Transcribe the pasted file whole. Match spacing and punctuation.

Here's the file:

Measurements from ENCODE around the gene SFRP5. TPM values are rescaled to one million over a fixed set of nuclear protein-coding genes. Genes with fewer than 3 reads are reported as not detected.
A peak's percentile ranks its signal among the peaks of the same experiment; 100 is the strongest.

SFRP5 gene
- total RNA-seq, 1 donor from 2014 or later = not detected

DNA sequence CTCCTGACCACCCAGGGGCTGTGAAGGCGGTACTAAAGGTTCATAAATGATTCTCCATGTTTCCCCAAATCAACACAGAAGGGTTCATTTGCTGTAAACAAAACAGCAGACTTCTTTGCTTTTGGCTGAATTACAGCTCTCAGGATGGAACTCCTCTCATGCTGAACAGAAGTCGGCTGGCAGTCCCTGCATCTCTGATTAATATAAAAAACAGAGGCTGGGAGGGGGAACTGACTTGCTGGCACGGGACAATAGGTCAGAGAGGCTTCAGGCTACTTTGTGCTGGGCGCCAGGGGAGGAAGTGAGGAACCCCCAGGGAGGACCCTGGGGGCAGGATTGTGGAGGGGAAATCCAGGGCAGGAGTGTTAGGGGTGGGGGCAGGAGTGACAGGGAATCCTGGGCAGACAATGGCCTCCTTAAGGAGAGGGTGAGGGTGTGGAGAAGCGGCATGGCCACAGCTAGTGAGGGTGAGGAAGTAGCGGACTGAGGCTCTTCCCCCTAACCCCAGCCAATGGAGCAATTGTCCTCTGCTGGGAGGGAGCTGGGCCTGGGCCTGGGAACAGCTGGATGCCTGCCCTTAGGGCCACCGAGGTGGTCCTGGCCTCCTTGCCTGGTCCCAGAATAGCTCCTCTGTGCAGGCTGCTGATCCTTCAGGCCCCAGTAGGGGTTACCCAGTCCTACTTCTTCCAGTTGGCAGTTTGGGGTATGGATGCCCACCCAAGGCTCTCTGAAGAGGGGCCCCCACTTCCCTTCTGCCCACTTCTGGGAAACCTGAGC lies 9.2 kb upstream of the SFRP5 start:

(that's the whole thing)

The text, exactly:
Measurements from ENCODE around the gene SFRP5. TPM values are rescaled to one million over a fixed set of nuclear protein-coding genes. Genes with fewer than 3 reads are reported as not detected.
A peak's percentile ranks its signal among the peaks of the same experiment; 100 is the strongest.

SFRP5 gene
- total RNA-seq, 1 donor from 2014 or later = not detected

DNA sequence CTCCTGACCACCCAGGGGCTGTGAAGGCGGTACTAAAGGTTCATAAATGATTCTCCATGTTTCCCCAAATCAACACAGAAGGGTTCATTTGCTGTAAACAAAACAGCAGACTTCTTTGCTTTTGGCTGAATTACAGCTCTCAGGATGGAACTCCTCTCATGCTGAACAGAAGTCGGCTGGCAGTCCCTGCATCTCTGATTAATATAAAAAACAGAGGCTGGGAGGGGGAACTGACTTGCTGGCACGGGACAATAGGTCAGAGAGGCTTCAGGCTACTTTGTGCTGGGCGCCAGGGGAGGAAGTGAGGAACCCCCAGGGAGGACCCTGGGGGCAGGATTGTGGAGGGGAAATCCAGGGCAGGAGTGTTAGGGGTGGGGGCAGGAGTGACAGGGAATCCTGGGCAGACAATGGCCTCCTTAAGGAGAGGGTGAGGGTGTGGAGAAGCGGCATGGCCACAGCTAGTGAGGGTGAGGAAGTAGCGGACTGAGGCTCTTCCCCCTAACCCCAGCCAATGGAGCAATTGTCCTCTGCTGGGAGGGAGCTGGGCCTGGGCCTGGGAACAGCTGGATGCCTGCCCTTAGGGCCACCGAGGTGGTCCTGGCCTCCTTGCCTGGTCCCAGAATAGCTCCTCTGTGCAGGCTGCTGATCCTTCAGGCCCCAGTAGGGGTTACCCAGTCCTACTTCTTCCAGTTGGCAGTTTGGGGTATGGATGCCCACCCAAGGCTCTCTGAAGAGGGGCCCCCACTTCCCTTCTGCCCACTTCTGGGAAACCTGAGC lies 9.2 kb upstream of the SFRP5 start: